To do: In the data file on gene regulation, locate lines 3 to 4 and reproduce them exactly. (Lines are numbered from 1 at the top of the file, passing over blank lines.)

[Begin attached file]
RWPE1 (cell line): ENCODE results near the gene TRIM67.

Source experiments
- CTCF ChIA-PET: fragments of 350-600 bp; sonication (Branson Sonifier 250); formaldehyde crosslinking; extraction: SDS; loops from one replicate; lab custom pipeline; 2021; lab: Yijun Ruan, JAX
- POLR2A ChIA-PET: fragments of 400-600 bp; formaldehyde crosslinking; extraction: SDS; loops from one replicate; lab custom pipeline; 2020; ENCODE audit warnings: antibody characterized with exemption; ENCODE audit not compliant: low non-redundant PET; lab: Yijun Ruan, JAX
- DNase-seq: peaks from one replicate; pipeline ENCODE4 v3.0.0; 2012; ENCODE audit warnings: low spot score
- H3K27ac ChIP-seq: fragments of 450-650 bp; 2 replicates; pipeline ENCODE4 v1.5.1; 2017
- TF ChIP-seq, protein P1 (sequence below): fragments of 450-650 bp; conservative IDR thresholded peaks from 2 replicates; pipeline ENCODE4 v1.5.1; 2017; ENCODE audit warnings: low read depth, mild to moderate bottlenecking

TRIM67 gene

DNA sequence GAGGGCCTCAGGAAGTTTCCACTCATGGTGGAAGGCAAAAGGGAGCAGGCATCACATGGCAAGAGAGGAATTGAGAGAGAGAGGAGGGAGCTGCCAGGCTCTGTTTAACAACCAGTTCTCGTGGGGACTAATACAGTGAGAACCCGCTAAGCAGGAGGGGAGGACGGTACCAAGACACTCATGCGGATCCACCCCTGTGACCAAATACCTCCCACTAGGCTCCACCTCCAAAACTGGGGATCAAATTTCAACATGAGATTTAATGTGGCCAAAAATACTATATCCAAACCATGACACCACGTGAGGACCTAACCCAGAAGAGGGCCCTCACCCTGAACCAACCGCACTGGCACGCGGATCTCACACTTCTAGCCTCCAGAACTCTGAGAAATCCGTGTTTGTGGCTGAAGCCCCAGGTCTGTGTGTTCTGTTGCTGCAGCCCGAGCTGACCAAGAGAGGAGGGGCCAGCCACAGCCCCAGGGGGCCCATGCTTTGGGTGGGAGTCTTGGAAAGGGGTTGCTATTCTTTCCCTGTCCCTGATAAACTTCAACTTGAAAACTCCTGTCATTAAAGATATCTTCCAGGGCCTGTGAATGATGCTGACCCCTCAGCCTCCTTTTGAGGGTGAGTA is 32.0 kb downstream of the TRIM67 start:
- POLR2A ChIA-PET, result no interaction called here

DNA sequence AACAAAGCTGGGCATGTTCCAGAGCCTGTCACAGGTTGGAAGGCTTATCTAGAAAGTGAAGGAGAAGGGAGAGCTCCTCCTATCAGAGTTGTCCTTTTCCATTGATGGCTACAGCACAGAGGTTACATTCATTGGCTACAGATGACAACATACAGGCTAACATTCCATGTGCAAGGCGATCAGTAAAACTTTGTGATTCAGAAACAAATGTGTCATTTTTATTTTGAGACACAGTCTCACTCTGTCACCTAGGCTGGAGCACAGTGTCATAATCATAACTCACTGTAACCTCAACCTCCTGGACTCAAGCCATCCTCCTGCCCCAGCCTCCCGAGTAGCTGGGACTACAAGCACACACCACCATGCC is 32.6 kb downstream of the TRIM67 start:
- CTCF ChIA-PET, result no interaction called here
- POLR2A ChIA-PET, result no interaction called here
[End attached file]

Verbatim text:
- CTCF ChIA-PET: fragments of 350-600 bp; sonication (Branson Sonifier 250); formaldehyde crosslinking; extraction: SDS; loops from one replicate; lab custom pipeline; 2021; lab: Yijun Ruan, JAX
- POLR2A ChIA-PET: fragments of 400-600 bp; formaldehyde crosslinking; extraction: SDS; loops from one replicate; lab custom pipeline; 2020; ENCODE audit warnings: antibody characterized with exemption; ENCODE audit not compliant: low non-redundant PET; lab: Yijun Ruan, JAX